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As an early adopter of Twitter, I have to say that the hashtag is near and dear to my heart. For those of you unaware of the revolution that is the hashtag, formerly know as the pound sign (#), let me be the one to inform you of the great power it has come to know.

In the beginning, the 1990s to be exact, the hashtag was used in chats to “categorize groups in chats.” Fast forward to 2007 when Twitter was known as a micro blogging platform (my how far it’s come!) and users began using the pound sign to group conversations. Chris Messina accepts credit for popularizing the hashtag movement with this tweet:



Now the hashtag’s power extends to more social communities like Instagram and Facebook, wielding power to bloggers, small businesses and social gurus to connect communities with one word or phrase. With that power comes much influence, and influence is everything in social media. Each platform has its own intricacies so there isn’t one specific answer to this question that will take care of your social media efforts. 

The evolution aside, I still whole heartedly consider the hashtag an art form. Unlike some types of artistry, the hashtag can be learned rather than relying on shear marketing talent. I’ve seen plenty of posts from well intentioned marketers telling the reader they should use hashtags, frequently use them across all platforms and with little thought behind them. While these “tips” can be a great angle for your social media, that view is vastly different from mine (and ours). So if you’re curious on how to use a hashtag for yourself or business our agency is here to help.


Hashtags Have Endless Possibilities

So, what can a hashtag do for you? Here are some standard ways businesses use hashtags for,  in nearly every industry:

  • Search - In a new area, looking for relevant industry news/stories
  • Connection - Humor, pop culture references, similar interests or views
  • Ideas - looking for relevant industry news/stories to repost and share


Favorite Hashtags Uses:

Live Events

Live tweeting, whether it be a conference or social event, is a great way to not only promote an event, but also to form real connections and a future community. Often events will have an official hashtag that they ask attendees to use when posting to social media. Those searching that specific hashtag are able to see what people are saying about the speaker, food, etc. This is a great way to find people with common interests, or even potential leads for your business. Scroll through the hashtag’s feed and start up a conversation or follow some accounts that you enjoy.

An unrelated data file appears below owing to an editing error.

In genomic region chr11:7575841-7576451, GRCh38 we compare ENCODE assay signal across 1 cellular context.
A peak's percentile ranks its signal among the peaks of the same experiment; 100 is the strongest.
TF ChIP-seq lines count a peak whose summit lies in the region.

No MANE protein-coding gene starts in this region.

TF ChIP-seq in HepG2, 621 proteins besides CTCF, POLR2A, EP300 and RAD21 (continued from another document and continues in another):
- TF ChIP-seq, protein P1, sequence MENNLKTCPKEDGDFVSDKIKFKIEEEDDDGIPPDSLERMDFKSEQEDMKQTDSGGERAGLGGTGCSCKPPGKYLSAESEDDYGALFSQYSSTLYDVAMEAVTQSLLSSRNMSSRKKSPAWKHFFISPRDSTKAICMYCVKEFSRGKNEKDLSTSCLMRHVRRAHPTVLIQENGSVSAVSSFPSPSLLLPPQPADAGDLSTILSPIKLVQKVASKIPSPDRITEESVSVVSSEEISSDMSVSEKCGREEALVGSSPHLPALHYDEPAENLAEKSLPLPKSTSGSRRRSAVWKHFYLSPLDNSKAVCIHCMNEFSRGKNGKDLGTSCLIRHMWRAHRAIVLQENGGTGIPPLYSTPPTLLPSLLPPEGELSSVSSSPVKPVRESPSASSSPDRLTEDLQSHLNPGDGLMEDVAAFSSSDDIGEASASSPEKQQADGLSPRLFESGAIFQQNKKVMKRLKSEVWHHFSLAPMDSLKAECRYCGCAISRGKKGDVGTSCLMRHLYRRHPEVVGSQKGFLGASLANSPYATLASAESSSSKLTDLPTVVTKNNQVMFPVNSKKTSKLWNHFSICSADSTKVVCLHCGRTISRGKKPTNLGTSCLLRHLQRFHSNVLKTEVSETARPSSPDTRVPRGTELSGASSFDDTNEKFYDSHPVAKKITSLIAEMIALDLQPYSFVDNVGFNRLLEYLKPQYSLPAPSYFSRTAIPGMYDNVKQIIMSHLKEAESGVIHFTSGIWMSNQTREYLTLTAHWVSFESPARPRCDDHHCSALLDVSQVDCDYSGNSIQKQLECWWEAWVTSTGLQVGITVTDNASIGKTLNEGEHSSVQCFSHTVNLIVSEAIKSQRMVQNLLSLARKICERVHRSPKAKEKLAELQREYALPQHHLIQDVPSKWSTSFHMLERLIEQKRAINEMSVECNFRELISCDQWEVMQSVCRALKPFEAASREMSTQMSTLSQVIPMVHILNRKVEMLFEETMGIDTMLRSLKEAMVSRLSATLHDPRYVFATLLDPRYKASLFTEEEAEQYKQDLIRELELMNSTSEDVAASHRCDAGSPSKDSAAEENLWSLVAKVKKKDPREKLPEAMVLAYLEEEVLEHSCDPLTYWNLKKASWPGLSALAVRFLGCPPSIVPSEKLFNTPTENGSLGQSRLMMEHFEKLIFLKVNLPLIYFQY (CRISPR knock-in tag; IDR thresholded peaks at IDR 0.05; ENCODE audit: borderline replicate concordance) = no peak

Area Specific Content

Larger metro communities have become more localized with how they market the area. A great example comes from Charlotte, North Carolina where Laire Group Marketing is based. A popular hashtag is #weloveclt and #clt where people share what they’re up to in the city and their favorite Charlotte things to do.


Get Creative and Make Your Own

DIY hashtags can really take off and elevate your brand. Most generic hashtags have been used so it will take a bit of creativity to nab something that hasn’t been taken. I’m a huge fan of brands that make their own, and encourage their fans to use them. Or even as a way to start a discussion, hashtags such as #WorstFirstDate invite users to share their story, and tag it for a chance to be featured on The Tonight Show.

Speaking of creating your own, here's an example of taking it to the extreme: 


Hashtag Faux Paus:

Using a Hashtag Just Because It’s Trending

Make sure you know what the real meaning of a hashtag is before using it for your company. Many times it has multiple meanings and it’s best to err on the side of caution. Here are a few examples on how hashtags have gone horribly wrong for businesses who mindlessly use what’s trending:

#Aurora was trending after the 2012 shooting in Aurora, Colorado. Celeb Boutique posted, “#Aurora is trending, clearly about our Kim K inspired #Aurora dress 😉 
Umm, no.

In 2014, Twitter users started the hashtag #WhyIStayed to talk about domestic abuse. DiGiorno Pizza contributed with the tweet, “#WhyIStayed You had pizza.”
Not in good taste.


Hashtagging With No Strategy

Hashtagging random keywords won’t get you very far. Develop a hashtag strategy based on what your audience is actually using. Don’t assume -- do your research and see how you join in on authentic conversations. 

As you dip your toe into this social media tool, remember to hashtag responsibly.

#MarketingTips  #Connect  #OnTrend  #TheEnd  



Todd Laire

Todd Laire

Founder & Managing Partner, LAIRE